ABSTRACT: The objective of the study was to examine whether blood pressure in early pregnancy and its rise in the second half of gestation are associated with spontaneous preterm birth in healthy, normotensive, nulliparous women.
We included 5167 women with singleton gestation who participated in the World Health Organization Calcium Supplementation for the Prevention of Preeclampsia Trial. Systolic, diastolic, and mean arterial blood pressure and pulse pressure at baseline (12-19 weeks of gestation) and at the midthird trimester (30-34 weeks) were calculated. Rise in blood pressure was the difference between the midthird trimester and baseline. Preterm birth was defined as early preterm (less than 34 completed weeks) and late preterm birth (34-36 weeks).
Women experiencing early or late preterm birth had over 10 mm Hg and 3 mm Hg higher rise, respectively, in systolic, diastolic, and mean arterial blood pressure than women delivering at term. A rise in systolic pressure over 30 mm Hg or diastolic pressure over 15 mm Hg was associated with a statistically significant 2- to 3-fold increase in risk of spontaneous preterm birth.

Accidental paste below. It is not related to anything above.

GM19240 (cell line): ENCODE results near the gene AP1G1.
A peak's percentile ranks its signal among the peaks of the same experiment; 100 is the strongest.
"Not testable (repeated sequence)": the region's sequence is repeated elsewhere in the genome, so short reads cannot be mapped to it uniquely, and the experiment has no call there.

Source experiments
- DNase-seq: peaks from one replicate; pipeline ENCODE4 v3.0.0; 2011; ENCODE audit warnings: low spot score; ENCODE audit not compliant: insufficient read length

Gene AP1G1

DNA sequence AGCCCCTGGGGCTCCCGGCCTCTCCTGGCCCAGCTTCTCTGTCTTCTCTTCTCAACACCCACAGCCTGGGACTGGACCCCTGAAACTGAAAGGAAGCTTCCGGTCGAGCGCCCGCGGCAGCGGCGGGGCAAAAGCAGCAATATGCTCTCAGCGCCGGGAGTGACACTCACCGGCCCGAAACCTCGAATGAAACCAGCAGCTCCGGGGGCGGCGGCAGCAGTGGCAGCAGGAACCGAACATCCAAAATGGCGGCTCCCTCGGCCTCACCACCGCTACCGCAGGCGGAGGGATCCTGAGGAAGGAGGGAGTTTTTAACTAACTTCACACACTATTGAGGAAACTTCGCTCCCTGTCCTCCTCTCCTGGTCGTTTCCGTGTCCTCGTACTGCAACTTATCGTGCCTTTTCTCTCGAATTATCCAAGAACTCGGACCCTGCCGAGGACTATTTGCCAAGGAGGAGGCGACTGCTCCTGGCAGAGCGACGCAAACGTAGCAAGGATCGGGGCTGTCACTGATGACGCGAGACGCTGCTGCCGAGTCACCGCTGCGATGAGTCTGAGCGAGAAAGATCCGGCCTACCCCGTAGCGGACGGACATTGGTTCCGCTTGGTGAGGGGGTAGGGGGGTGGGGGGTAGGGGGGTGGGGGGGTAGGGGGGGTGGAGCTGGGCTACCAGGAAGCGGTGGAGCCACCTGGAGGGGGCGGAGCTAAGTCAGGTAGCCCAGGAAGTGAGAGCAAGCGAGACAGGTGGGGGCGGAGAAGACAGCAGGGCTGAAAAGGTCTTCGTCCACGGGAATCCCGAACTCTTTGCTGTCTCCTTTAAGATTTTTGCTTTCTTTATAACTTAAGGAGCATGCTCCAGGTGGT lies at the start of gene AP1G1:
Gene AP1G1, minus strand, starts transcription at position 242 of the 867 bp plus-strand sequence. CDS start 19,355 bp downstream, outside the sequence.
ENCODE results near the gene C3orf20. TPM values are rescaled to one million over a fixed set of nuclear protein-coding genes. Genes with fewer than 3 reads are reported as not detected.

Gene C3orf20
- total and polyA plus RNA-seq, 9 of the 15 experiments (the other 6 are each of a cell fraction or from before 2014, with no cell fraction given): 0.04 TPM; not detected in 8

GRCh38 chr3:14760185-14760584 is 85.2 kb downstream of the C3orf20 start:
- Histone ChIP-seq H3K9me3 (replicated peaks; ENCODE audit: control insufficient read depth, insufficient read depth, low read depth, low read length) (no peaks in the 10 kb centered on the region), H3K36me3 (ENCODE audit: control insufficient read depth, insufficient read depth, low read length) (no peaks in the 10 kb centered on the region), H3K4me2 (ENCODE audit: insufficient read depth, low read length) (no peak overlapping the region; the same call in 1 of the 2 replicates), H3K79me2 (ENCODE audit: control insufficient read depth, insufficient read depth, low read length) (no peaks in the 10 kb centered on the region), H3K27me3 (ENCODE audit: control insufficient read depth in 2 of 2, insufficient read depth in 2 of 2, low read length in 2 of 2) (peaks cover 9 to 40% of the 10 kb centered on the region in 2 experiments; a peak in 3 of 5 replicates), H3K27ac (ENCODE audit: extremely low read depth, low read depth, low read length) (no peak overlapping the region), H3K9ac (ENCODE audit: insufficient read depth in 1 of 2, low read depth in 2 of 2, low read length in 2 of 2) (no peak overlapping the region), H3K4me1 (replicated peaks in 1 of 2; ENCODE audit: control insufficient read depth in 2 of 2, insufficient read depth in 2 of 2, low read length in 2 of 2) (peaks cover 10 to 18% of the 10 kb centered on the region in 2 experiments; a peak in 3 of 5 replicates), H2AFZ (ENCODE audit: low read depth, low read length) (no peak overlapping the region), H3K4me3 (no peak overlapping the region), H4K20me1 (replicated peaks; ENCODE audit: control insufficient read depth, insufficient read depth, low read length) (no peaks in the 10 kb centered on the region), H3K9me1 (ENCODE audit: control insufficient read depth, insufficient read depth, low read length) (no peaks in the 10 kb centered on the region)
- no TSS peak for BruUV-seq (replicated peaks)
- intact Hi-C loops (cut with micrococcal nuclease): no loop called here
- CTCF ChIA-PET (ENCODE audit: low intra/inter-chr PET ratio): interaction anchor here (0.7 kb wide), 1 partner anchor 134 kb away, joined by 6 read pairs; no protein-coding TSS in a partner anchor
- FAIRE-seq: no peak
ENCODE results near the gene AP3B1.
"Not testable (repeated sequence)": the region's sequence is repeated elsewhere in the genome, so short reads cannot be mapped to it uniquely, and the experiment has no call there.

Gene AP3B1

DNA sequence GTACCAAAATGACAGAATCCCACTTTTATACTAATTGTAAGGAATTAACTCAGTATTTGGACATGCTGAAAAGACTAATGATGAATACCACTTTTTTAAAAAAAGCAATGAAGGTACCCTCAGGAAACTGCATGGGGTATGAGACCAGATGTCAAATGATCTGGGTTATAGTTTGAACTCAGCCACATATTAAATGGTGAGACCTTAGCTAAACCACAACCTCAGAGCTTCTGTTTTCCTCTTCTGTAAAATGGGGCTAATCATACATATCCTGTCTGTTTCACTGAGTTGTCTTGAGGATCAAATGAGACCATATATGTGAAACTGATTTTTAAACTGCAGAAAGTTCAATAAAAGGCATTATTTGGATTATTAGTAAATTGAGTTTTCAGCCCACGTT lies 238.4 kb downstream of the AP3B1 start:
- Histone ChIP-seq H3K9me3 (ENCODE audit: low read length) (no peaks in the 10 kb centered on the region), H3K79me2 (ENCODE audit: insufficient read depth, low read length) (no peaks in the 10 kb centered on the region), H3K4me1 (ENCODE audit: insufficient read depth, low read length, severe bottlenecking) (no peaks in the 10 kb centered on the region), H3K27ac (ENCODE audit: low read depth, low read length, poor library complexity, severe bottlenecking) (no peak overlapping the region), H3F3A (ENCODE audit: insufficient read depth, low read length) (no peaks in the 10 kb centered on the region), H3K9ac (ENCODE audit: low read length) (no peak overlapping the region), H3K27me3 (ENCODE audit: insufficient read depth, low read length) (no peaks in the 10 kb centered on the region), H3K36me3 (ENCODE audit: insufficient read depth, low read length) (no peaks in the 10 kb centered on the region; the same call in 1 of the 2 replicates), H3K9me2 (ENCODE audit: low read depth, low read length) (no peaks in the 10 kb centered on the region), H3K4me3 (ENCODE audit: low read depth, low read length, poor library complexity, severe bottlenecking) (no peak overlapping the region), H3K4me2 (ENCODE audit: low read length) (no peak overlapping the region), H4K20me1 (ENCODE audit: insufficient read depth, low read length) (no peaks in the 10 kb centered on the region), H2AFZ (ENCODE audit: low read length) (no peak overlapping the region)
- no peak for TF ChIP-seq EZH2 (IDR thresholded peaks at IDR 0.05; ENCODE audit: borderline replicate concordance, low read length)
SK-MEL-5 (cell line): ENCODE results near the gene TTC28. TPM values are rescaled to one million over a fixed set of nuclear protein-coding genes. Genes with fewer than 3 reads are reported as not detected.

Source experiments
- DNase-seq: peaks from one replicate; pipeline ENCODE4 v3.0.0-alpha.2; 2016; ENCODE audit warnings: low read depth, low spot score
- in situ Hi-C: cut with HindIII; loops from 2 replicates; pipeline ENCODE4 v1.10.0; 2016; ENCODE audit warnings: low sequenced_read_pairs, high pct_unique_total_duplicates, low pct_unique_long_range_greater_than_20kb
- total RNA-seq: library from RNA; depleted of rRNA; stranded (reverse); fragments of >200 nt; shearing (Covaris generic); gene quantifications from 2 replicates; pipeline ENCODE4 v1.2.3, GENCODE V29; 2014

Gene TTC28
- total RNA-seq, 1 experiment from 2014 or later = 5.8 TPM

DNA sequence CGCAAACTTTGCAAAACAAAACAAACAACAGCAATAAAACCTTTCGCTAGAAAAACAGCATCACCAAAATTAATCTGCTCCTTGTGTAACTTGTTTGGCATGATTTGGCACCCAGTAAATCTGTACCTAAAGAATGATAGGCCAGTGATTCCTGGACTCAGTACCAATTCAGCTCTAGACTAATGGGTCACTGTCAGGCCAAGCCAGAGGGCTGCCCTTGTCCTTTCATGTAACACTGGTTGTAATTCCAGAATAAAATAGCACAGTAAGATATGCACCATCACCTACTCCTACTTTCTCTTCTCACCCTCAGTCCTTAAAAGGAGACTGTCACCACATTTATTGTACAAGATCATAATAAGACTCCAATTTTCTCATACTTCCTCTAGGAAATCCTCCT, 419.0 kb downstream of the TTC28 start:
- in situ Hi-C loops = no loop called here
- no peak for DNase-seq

An excessive rise in either systolic or diastolic blood pressures from early pregnancy to the midthird trimester is associated with spontaneous preterm birth in a dose-response pattern.
American journal of obstetrics and gynecology 09/2007; 197(2):162.e1-6. · 3.28 Impact Factor
ABSTRACT: To report stillbirth and early neonatal mortality and to quantify the relative importance of different primary obstetric causes of perinatal mortality in 171 perinatal deaths from 7993 pregnancies that ended after 28 weeks in nulliparous women.
A review of all stillbirths and early newborn deaths reported in the WHO calcium supplementation trial for the prevention of pre-eclampsia conducted at seven WHO collaborating centres in Argentina, Egypt, India, Peru, South Africa and Viet Nam. We used the Baird-Pattinson system to assign primary obstetric causes of death and classified causes of early neonatal death using the International classification of diseases and related health problems, Tenth revision (ICD-10).